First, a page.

10. Ted Todorov

    Ted Todorov Producer

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    duplicate
     
  11. Chad A Wright

    Chad A Wright Supporting Actor

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    This is what I love about DVD. For me, the movie is everything. The picture quality of most DVDs is good enough that I would be happy if it was never released again. When HD-DVD rolls around, I will no doubt buy a player and begin buying movies for it. However, I won't be upgrading any of the titles I have on DVD. I am fine wiht the quality of them now. My hope is that HD-DVD players will be compatible with current DVDs. If that happens, I'll be fine.
     
  12. Jonathan Dagmar

    Jonathan Dagmar Supporting Actor

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    See, I actually hope HDTV and HD-DVD take a long time to become standard. 10 years at least. But when they do come, I want them to come at the same time. I don't want to be in the position again where the broadcasts coming over TV are better quality than the movies i can buy (ie; VHS vs cable)

    I'm not anti-technology, but as a person who is far form rich, feeling forced into upgrading all the time is really frustrating. I gave up on computer games because of it and turned to consoles again.

    One thing I have heard is that HDTVs and HD-DVD players of the future will probably make my current DVDs look even better, I am not sure how it will be possible, but if it is, I welcome it.
     
  13. Jeff Kohn

    Jeff Kohn Supporting Actor

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  14. JohnDMoore

    JohnDMoore Stunt Coordinator

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    I don't mind technology advancing, as long as HD-DVD will be backwards-compatible. And come in similar packaging. I want my collection to reside all together... [​IMG]
     
  15. Charlie Essmeier

    Charlie Essmeier Stunt Coordinator

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    HDTV was here a year and a half after DVD hit the shelves. DVD has been obsolote since 1998.

    I was willing to have my laserdiscs declared obsolete then so I could replace them with HD versions.

    I'm still waiting.

    Charlie
     
  16. Todd Hochard

    Todd Hochard Cinematographer

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    Charlie- Get a D-VHS deck, a Showtime subscription, and get busy.[​IMG]
    Technology marches on. So be it. You don't have to be at the forefront of it, but you want to be. That's the real rub. If you MUST be- my advice is to get a better job.[​IMG] Feeling forced to upgrade, is likely largely a part of being a member of this forum.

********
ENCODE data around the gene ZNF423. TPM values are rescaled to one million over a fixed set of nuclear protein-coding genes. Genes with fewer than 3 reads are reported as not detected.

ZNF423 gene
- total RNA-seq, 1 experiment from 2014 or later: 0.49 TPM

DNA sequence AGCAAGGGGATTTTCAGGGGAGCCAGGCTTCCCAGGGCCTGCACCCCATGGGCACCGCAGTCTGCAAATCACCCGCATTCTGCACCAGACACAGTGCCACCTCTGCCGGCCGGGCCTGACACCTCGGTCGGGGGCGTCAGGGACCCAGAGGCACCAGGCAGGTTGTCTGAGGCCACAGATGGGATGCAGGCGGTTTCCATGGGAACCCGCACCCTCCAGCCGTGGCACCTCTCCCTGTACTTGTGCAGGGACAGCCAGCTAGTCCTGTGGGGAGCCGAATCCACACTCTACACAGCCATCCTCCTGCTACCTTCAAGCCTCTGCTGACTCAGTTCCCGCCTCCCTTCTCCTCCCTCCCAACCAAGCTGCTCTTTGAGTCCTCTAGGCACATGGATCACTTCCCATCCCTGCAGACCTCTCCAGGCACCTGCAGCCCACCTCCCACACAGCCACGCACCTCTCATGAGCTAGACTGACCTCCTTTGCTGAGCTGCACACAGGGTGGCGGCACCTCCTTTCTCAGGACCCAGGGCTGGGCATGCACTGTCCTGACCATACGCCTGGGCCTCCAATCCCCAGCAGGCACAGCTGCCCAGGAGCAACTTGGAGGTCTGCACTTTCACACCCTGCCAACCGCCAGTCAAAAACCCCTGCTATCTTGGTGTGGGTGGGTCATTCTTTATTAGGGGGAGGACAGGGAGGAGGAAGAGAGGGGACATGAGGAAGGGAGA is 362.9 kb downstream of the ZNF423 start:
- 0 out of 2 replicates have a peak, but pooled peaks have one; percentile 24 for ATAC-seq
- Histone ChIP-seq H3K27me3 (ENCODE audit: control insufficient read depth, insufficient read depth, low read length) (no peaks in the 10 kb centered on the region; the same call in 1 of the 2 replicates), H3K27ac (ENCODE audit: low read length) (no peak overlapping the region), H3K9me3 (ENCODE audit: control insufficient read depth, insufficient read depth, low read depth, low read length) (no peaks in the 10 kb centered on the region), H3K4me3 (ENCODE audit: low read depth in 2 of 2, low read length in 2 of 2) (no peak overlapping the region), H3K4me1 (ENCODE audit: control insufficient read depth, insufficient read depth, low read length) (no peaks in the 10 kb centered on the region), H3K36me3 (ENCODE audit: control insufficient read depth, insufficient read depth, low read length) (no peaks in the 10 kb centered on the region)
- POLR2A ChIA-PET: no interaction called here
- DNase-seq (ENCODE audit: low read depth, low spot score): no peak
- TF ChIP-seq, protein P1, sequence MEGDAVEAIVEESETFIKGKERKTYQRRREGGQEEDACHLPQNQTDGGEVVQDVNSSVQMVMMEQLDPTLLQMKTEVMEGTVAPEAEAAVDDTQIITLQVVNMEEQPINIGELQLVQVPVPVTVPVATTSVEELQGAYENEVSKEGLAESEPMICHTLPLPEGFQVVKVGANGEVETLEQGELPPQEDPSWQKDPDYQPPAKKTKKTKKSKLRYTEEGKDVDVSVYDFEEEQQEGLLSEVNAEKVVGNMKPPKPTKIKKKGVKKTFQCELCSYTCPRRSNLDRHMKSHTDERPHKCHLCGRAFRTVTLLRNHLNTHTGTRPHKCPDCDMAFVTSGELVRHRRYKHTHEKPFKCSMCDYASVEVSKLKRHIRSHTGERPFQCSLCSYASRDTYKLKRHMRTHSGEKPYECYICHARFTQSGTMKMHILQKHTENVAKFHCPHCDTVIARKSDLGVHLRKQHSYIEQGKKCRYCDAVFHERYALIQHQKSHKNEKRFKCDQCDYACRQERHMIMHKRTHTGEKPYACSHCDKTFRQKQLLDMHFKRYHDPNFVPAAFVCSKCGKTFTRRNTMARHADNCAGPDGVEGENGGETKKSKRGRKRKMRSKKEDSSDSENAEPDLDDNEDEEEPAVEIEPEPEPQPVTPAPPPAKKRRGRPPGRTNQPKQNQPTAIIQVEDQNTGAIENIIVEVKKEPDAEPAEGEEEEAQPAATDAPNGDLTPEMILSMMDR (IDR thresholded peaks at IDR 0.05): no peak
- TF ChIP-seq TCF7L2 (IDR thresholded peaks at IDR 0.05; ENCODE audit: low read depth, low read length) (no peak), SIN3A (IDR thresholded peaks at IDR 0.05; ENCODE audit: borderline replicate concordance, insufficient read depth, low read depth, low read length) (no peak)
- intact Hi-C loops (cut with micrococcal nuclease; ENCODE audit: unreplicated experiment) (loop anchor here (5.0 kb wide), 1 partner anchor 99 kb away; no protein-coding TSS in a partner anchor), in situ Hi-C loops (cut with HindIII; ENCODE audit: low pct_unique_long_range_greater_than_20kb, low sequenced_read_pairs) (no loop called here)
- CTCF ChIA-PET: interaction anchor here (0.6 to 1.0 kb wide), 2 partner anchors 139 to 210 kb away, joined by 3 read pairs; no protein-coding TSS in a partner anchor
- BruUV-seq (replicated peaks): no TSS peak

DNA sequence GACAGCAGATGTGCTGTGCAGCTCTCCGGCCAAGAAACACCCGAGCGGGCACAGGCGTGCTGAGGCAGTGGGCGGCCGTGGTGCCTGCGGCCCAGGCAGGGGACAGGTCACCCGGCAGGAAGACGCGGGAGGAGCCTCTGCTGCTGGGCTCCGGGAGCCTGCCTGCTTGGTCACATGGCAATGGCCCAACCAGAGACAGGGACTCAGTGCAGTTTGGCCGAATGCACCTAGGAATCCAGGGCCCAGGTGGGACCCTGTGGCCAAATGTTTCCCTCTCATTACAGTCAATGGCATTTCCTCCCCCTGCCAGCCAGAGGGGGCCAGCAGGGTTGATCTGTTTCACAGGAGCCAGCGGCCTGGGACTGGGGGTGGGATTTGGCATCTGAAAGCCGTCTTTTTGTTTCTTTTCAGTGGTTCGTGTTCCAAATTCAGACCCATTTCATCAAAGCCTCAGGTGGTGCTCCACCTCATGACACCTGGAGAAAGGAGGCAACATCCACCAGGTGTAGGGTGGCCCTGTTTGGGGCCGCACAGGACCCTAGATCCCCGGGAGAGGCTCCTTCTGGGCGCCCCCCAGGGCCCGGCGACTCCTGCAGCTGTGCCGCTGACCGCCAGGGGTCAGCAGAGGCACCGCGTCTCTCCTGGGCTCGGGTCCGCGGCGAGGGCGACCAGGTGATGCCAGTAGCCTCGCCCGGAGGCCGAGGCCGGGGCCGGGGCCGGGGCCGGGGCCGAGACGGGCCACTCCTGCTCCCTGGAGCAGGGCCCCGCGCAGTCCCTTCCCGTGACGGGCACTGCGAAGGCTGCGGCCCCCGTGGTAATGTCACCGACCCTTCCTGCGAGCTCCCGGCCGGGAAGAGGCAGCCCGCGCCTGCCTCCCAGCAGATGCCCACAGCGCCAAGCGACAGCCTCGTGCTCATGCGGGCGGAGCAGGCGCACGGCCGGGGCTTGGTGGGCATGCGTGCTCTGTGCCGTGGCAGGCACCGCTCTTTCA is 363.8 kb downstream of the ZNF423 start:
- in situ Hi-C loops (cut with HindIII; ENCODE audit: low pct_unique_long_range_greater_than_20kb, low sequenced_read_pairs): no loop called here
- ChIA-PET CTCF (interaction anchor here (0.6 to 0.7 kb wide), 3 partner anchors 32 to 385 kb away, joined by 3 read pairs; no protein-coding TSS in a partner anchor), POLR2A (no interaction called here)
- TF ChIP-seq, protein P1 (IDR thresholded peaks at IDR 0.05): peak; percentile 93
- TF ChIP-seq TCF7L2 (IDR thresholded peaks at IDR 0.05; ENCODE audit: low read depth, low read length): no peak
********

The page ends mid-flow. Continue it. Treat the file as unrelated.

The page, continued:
17. Dave H

    Dave H Producer

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    Sometimes it does feel like tech is moving so fast, but that is good! And, we do havea choice to buy now or later. As far as DVD, I have no problem knowing one day I will sell all my 130 DVDs (most likely on Ebay for 60-80% of what I paid for them). However, I do think this will be at least 5-8 more years away. And, when HD-DVD does arrive, you know it will takes years for certain titles to arrive. Look how long it took for existing titles to arrive on DVD and there are still many haven't been released.. Also, there will be a learning curve with HD-DVD. I mean compare 1997 releases to 2002-2003 releases. There is a big difference in improvement. (Even compare 1980 VHS releases with present day ones and you will see improvements. Just the nature of technology). I might wait a few years after HD-DVD is released before I hop onto it because of this.
     
  18. Inspector Hammer!

    Inspector Hammer! Executive Producer

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    I do think that it's moving swiftly, but I also don't really sweat it much either. I saw a show about technology recently centering on HT, computers you name it, and some students at MIT said that in the near future you'll be able to have a cell phone chip implanted inside one of your molars! And a computer screen implanted into the retna of your eye! I'm not shittin ya!

    Now, that's very cool and all, but do I necessarily want or need those things, no, so I won't buy them. I guess my point is pick and choose what you think is really necessary and buy it and don't feel overwhelmed too much.

    As far as replacing my dvd collection with the next best thing goes, i've done it twice now, once with LD from VHS and then from LD to DVD and i'll do it again, that doesn't phase me. It's just the nature of the beast being in this hobby of movie collecting.
     
  19. Jason Harbaugh

    Jason Harbaugh Cinematographer

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  20. Inspector Hammer!

    Inspector Hammer! Executive Producer

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    [​IMG]